“It’s a quck turnaround, and sometimes that’s better when you don’t have to dwell on things,” Lamie continued. “You just take an amnesia pill and you move on to the next game, and I think that’s what we have to do.”
ä Grove City’s girls came into their contest leading the loop in rebounding margin (plus-6), field-goal defense (33 percent) and scoring defense (52.6). Though Thiel’s Kelly Muffley (17.4) and Kelly Barzak (16.9) were the leading and 3rd-best scorers in the PAC prior to Saturday’s tipoff, the Lady Wolverines wore them down.
Career 1,000-point scorer Muffley mustered only 9 markers on 3-for-12 shooting, owing, in part, to situational substitute Cayley McClean’s Doberman-like defense. And though Barzak bucketed a team-high 13, she needed 14 shots and emerged as the Lady Cats’ lone double-digit scorer.
Thiel trailed 22-17 at halftime.
“One thing we really focus on and emphasize is defense,” 3rd-year GCC head coach Michelle Bruns said. “It’s something we know we can control every day at practice and every game.
“We’ve got some good defenders and some good ability from individuals, but we really focus on the team, and it came together. We were able to shut down their two main scorers, which was our goal,” Bruns added, citing assistant coach Chelle Fuss for the defensive rotations.
“That’s a point of emphassis And we have some really strong rebounders. They pursue the ball and just really attack the boards well. So, offensively it gives us confidence shooting the basketball, because we know we’ll rebound close to half our shoots,” Bruns added.
Grove City (5-3, 6-6) grabbed a 49-37 rebounding edge and coerced the Lady Cats (1-7, 2-12) of 1st-year head coach Rob Clune into 31.4 percent shooting (16 for 41; also, 2 for 9 from beyond the arc.) Thiel turned over the ball 20 times.
One of a half-dozen yearlings 5-foot-10 or taller, Mary McDonald mustered a game-high 18 points and added 14 caroms to complete a double-double, while senior guard Leah Gibson garnered 16 points while committing only 1 miscue in 35 minutes.
Gibson, who has started 80 of a possible 81 games during her 4-year collegiate career, moved into 9th place in all-time GCC scoring annals (1,088).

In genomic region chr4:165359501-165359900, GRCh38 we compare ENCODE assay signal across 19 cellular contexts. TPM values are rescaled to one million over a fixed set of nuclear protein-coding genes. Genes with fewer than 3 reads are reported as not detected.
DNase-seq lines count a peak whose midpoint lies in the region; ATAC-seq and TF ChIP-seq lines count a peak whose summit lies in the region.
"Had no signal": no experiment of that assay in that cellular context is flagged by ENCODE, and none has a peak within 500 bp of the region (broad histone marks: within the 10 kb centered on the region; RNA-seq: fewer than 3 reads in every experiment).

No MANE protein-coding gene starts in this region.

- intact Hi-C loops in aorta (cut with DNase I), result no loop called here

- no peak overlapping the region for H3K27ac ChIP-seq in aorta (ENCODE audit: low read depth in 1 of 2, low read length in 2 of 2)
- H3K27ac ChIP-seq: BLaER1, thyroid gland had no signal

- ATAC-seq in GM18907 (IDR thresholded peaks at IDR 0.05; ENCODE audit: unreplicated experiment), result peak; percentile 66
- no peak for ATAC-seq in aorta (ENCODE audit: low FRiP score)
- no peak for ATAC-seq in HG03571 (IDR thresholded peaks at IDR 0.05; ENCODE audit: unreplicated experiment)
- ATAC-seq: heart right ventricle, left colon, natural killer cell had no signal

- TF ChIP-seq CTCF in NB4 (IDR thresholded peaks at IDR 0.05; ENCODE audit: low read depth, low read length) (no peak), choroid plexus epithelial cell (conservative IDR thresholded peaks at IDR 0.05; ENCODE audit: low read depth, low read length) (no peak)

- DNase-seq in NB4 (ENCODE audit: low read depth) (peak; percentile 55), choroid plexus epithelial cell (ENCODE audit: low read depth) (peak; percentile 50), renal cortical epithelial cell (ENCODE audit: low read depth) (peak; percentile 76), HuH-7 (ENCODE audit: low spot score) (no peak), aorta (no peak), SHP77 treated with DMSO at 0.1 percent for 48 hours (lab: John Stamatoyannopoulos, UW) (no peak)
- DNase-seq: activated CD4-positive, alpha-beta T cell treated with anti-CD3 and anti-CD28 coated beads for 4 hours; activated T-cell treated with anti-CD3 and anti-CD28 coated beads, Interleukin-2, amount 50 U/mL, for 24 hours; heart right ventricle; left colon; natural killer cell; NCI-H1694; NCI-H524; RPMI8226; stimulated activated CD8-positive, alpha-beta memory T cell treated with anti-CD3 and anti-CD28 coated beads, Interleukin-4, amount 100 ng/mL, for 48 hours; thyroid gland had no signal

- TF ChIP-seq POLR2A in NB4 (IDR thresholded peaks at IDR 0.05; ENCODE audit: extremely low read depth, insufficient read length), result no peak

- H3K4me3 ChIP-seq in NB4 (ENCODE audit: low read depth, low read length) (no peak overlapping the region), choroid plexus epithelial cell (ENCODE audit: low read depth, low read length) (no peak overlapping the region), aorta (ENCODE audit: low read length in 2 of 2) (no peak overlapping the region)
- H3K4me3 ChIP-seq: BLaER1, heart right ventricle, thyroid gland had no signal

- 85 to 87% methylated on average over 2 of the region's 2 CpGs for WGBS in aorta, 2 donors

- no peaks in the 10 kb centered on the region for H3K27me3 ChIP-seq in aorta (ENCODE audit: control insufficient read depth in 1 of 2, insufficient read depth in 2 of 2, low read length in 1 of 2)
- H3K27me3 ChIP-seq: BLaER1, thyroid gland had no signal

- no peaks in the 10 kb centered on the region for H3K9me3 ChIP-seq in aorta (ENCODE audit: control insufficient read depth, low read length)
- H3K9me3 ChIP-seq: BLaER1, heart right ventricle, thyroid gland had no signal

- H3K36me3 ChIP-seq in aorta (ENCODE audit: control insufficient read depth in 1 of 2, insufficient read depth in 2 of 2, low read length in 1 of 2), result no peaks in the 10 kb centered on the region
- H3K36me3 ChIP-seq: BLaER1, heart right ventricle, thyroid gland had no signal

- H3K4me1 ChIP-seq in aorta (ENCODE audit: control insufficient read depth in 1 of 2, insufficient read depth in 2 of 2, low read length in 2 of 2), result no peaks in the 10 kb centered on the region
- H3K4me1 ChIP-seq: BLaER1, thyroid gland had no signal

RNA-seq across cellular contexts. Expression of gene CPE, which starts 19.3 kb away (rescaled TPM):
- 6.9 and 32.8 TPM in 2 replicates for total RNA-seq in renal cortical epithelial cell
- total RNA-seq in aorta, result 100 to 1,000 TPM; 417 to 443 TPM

GROVE CITY — The 2012-13 season has been both difficult and different for the Thiel College men’s basketball team.
Roundup: Wilmington track teams sweep WM
ä Wilmington 98, West Middlesex 51 — At West Middlesex, the visiting Greyhounds gave the Big Reds their first home, dual-meet loss in approximately 4 seasons according to Middlesex mentor Ed Pikna.
Cooper (400, 800, distance- and mile-relay legs), jumper Perrine and sprinter Scott (100, 200) gave the Greyhounds the giddy-up by winning multiple events.
HIGH SCHOOL SPRING SPORTS ROUNDUP
Baseball, softball and tennis teams were in action Monday as the nice weather allowed for high school spring sports action that has been limited so far by rain, snow and windy conditions.
Players relent, agree to play for reinstated football coach
Minnesota State University-Mankato's football team has ended its boycott of reinstated head coach Todd Hoffner, who successfully fought child pornography charges and other misconduct accusations that removed him from the job for 20 months.
Hickory track coaches near finish line
While the Shenango Valley lionizes legendary gridiron greats and hardwood heroes, the sport of track & field at Hickory High has resonated its relevance throughout District 10 and commonwealth of Pennsylvania.
For the better part of the last 3 decades that was due, to a great extent, to the efforts of Barb Dzuricsko and Mark Slezak.
More than 200 dual-meet victories combined between the girls’ and boys’ programs, 9 district championships (7 girls, 2 boys), 2 statewide runners-up berths and another pair of 3rd-place finishes, culminating in the Lady Hornets’ 2012 PIAA Class AA championship.
Their collective resumé would be envied by any coach, regardless of sport. Which makes this recent revelation regrettable: Dzuricsko and Slezak simultaneously will step down at this season’s conclusion.
SPORTVIEW: Cavaliers are example of how an owner impacts a team